Why go with REACT.JS

Posted by Amit on May 24, 2018

computer-vision

From past few years there has been constant need to improve user-experience and it is keeping developers on their toes and making them adapt to new technologies and trends that will deliver better results. One such technology that is attracting everyone’s attention due to its impressive features is the React JS. Facebook made react.JS opensource and now its being used by lots of popular apps such as WhatsApp, Netflix, and Instagram etc.

WHAT IS REACT?

As we know React (also known as React.js or ReactJS) is an open-source JavaScript library for rendering views. While full frameworks like AngularJS provide the model, view, and controller, REACT is a library that caters only to the view. It uses one-way data binding, but with a unique twist that helps it gain a huge performance advantage over competing technologies.

Key features which drive the use of REACT are:

  1. Simplicity:
    ReactJS is just simpler to grasp right away. The component-based approach, well-defined lifecycle, and use of just plain JavaScript make React very simple to learn, build a professional web (and mobile applications), and support it.
  2. Native Approach:
    Normally when you try to build an app for mobile devices using JavaScript, you have to rely on a cross-platform framework like Cordova or Ionic. While these frameworks can greatly speed up development time, they’ll never be as sleek and smooth as a native app. Enter React Native, a framework that enables you to build components for native UI widgets the same way you build them for HTML. React treats the view layer as a pure output of state, so switching its purpose from the web to mobile is as simple as swapping your tags for tags via the React Native framework
  3. Virtual DOM:
    This is the key piece of tech responsible for the magic behind React’s amazing rendering performance. Instead of manipulating the DOM directly (which can be error prone), React stores two copies of a Virtual DOM, the original and an updated version that reflects changes fed in from the view. The two versions are run through a React function that singles out the differences and outputs a stream of DOM operations that only alter the parts of the view that changed. As a result, time and resources are saved, as only the parts that are changing are affected by modifications in the view.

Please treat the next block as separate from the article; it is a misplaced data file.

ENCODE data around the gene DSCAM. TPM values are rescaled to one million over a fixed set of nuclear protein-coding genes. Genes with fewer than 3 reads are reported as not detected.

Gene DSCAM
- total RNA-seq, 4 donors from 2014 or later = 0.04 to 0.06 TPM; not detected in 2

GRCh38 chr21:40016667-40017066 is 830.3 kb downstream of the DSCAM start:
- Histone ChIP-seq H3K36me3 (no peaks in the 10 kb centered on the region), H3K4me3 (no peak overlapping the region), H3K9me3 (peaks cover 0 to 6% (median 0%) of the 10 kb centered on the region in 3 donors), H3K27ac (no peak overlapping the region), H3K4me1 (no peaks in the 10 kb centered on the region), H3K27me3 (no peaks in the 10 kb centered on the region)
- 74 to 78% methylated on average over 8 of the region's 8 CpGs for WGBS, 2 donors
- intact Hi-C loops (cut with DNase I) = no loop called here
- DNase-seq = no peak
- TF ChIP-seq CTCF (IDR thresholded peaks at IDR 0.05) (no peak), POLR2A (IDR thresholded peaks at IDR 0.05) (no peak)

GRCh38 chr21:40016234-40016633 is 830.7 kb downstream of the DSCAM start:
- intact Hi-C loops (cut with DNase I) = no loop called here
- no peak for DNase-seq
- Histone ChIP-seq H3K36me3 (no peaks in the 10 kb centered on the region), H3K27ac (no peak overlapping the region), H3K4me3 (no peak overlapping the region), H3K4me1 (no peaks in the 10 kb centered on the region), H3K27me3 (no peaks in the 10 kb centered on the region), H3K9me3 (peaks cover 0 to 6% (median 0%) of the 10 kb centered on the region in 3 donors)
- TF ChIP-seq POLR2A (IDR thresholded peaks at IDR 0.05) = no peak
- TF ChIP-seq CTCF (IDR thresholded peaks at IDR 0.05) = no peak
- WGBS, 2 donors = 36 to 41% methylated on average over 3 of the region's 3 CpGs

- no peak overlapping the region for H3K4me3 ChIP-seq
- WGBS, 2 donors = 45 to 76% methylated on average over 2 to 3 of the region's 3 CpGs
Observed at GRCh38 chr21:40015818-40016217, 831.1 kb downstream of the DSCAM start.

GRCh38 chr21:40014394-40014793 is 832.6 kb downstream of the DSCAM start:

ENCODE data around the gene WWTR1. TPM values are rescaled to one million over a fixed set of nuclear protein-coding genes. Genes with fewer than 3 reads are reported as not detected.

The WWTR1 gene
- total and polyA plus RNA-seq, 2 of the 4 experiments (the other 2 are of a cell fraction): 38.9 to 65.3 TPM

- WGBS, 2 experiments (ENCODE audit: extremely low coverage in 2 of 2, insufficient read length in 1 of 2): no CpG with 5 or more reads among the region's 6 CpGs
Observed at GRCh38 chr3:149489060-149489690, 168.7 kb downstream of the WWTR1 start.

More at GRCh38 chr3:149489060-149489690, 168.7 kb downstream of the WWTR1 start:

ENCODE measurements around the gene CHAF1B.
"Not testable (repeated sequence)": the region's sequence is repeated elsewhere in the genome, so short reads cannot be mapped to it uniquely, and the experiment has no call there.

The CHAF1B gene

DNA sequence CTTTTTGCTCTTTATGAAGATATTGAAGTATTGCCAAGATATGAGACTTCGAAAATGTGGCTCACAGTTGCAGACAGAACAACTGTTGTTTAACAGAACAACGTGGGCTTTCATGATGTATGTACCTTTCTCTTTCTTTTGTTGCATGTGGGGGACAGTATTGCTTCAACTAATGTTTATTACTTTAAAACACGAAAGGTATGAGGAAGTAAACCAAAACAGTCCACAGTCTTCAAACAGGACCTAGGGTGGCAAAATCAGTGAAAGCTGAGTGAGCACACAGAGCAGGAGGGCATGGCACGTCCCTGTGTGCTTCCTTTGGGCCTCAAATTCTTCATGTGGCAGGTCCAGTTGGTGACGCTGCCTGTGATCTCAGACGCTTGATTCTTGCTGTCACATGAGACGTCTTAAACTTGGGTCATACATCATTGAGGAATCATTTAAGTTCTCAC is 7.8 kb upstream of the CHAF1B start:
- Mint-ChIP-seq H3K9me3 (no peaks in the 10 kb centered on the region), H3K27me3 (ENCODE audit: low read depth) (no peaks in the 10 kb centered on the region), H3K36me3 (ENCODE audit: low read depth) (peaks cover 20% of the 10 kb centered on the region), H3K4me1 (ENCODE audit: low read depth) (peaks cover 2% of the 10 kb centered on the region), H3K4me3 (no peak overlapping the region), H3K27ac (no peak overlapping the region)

4. JSX Files:
    JSX files go against the modern tendency to want to keep HTML and JavaScript code separate. This isn’t a bad thing with REACT’S sleek and simple syntax, however—you end up with a single self-contained component that tells you exactly how it will render in the view. It also helps that it’s optional, so those who are more accustomed to traditional programming paradigms don’t have to use it if they don’t want to
  5. Data Binding:
    React uses one-way data binding and an application architecture called Flux controls the flow of data to components through one control point – the dispatcher. It's easier to debug self-contained components of large ReactJS ap
  6. Performance:
    React does not offer any concept of a built-in container for dependency. You can use Browserify, Require JS, EcmaScript 6 modules which we can use via Babel, ReactJS-di to inject dependencies automatically
  7. Testability:
    ReactJS applications are super easy to test. React views can be treated as functions of the state, so we can manipulate with state we pass to the ReactJS view and look at the output and triggered actions, events, functions, etc.

When should we suggest React?

When lots of dynamic content is changing within the view, then React is the technology to be used. Most client-side solutions on the web today struggle with rendering large lists of items within a single view. This "struggle" may be on the order of milliseconds, but in this increasingly digital world, a half a second delay is all it takes to kill your user experience. It’s why sites that have a lot of dynamic, constantly changing, data-intensive content like Instagram or Facebook choose to power their applications with React.

As a library, you can also use React as the view component of AngularJS or other frameworks, because it does not tie you to a specific technology stack. That said, there’s a quickly growing community and a few existing libraries and add-ons that can help you build an app from scratch. Consider Flux, the application architecture Facebook uses to create an application powered by React. React is also perfect for those familiar with ClojureScript and its immutable data structures—the Om project is the rising star for those looking to build dynamic applications using these technologies.

What’s Next ?

Being a technology company, we keep evaluating and working with latest technologies. This not only helps us figure out the latest and greatest features available but also helps us offer the best to our clients. From our analysis and experiments, REACT.JS can definitely be used to enhance the UX quotient of the web application and on the mobile applications it helps you write portable code and still leveraging native UI components. Considering React.JS for your next project? Connect with us ([email protected] ) and we should be able to help with the same

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